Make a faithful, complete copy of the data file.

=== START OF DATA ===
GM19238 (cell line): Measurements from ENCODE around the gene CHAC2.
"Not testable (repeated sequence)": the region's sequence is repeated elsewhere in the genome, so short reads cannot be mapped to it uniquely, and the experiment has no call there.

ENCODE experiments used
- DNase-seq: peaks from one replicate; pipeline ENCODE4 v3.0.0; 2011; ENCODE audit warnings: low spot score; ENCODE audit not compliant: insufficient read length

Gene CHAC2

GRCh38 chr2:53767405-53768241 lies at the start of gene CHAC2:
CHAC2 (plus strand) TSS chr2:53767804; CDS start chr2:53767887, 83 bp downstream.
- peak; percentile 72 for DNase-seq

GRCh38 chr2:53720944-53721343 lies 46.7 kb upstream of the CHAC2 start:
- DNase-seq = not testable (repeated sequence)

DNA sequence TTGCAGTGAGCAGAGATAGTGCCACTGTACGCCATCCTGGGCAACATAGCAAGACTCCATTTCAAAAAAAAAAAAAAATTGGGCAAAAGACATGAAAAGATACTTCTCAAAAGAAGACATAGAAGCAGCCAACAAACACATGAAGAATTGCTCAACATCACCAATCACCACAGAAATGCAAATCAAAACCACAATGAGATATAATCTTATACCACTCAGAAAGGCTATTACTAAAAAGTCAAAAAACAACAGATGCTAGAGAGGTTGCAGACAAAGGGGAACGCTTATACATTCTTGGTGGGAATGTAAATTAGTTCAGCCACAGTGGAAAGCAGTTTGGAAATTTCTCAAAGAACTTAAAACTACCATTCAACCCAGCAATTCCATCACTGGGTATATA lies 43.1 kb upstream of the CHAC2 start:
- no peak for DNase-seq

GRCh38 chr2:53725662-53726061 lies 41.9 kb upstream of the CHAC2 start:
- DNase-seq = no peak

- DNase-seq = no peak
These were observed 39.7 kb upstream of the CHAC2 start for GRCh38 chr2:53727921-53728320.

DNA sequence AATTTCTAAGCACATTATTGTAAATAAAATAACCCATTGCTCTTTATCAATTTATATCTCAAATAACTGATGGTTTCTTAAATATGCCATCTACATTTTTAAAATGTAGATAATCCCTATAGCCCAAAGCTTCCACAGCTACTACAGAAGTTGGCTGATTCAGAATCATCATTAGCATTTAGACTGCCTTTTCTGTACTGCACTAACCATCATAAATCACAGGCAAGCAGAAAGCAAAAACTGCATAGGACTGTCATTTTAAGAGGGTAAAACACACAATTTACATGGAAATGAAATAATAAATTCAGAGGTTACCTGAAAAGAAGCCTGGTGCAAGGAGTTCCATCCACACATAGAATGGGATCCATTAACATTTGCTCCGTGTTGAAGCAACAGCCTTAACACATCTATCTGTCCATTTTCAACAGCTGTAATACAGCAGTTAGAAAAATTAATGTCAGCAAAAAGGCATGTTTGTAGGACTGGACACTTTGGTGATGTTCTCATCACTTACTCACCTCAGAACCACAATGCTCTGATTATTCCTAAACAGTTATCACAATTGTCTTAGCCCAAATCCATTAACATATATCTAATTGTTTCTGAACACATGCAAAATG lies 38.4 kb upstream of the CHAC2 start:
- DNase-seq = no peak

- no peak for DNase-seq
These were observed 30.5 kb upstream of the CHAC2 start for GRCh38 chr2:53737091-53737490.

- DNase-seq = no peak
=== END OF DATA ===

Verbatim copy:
GM19238 (cell line): Measurements from ENCODE around the gene CHAC2.
"Not testable (repeated sequence)": the region's sequence is repeated elsewhere in the genome, so short reads cannot be mapped to it uniquely, and the experiment has no call there.

ENCODE experiments used
- DNase-seq: peaks from one replicate; pipeline ENCODE4 v3.0.0; 2011; ENCODE audit warnings: low spot score; ENCODE audit not compliant: insufficient read length

Gene CHAC2

GRCh38 chr2:53767405-53768241 lies at the start of gene CHAC2:
CHAC2 (plus strand) TSS chr2:53767804; CDS start chr2:53767887, 83 bp downstream.
- peak; percentile 72 for DNase-seq

GRCh38 chr2:53720944-53721343 lies 46.7 kb upstream of the CHAC2 start:
- DNase-seq = not testable (repeated sequence)

DNA sequence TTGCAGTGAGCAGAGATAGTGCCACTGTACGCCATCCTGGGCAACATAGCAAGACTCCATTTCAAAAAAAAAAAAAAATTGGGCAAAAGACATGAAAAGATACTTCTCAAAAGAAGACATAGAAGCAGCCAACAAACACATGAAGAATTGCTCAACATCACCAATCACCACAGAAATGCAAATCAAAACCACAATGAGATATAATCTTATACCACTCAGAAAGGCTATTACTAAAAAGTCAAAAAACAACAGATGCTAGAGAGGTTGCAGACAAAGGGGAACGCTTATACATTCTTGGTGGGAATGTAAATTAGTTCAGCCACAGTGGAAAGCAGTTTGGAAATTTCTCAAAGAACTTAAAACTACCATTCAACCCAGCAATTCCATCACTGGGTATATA lies 43.1 kb upstream of the CHAC2 start:
- no peak for DNase-seq

GRCh38 chr2:53725662-53726061 lies 41.9 kb upstream of the CHAC2 start:
- DNase-seq = no peak

- DNase-seq = no peak
These were observed 39.7 kb upstream of the CHAC2 start for GRCh38 chr2:53727921-53728320.

DNA sequence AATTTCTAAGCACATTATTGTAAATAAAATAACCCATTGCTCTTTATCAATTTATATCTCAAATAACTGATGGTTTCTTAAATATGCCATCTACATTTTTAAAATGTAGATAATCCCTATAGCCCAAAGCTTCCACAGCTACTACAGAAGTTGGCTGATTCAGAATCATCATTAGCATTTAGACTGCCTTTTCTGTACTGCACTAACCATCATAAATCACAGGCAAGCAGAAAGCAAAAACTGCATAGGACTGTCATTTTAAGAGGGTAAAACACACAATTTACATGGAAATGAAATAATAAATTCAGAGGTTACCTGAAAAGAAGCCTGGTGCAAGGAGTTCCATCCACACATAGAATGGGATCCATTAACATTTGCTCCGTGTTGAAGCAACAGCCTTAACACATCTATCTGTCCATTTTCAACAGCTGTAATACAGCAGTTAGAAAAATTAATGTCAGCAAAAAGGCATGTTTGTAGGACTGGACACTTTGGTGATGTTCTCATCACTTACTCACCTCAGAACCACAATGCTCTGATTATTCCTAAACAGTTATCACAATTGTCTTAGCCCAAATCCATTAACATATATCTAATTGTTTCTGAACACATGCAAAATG lies 38.4 kb upstream of the CHAC2 start:
- DNase-seq = no peak

- no peak for DNase-seq
These were observed 30.5 kb upstream of the CHAC2 start for GRCh38 chr2:53737091-53737490.

- DNase-seq = no peak